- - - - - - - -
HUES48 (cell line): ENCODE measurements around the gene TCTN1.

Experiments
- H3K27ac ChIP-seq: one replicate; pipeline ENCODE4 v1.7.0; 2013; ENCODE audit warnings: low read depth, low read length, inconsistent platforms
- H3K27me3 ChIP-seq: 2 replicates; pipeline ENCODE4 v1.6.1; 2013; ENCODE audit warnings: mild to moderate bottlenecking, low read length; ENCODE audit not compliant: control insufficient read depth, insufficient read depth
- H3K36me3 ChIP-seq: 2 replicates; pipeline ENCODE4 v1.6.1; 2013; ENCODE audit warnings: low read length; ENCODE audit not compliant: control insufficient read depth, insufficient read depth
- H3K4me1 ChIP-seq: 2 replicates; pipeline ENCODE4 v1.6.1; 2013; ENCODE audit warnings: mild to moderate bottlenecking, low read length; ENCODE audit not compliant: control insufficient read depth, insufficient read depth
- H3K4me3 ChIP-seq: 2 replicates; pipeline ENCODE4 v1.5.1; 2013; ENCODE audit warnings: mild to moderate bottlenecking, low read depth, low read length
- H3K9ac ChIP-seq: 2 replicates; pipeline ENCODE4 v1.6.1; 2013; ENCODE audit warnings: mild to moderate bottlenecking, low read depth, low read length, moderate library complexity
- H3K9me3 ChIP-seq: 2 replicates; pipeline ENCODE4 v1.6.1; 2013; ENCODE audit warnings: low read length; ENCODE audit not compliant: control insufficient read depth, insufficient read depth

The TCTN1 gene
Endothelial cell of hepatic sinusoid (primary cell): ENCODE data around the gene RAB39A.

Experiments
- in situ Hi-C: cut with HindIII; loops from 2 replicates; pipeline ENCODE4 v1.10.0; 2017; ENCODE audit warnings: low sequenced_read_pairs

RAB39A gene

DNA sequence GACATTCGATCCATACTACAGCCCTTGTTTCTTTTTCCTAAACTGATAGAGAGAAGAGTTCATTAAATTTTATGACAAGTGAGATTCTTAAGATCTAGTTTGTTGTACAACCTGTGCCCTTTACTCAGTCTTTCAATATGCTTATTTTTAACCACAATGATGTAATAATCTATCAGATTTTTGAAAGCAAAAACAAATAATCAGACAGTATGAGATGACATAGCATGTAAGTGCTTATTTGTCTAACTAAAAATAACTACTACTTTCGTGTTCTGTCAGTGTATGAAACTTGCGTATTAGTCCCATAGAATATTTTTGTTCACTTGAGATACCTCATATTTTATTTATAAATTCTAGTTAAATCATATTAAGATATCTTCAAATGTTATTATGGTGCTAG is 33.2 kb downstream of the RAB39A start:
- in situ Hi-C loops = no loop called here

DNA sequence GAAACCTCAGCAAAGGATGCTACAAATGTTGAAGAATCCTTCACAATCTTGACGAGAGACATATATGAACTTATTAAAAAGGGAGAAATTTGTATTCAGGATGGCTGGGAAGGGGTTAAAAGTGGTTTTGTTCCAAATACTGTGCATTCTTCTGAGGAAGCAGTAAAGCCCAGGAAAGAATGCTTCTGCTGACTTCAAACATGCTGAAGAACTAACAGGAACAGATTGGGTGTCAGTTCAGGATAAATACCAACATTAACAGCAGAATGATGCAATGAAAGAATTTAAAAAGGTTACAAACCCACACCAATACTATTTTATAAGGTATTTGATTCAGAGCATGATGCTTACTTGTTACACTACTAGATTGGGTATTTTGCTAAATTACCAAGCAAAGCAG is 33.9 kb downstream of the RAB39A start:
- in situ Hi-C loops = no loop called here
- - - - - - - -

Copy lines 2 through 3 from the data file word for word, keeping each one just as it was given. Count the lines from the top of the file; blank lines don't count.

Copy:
Experiments
- H3K27ac ChIP-seq: one replicate; pipeline ENCODE4 v1.7.0; 2013; ENCODE audit warnings: low read depth, low read length, inconsistent platforms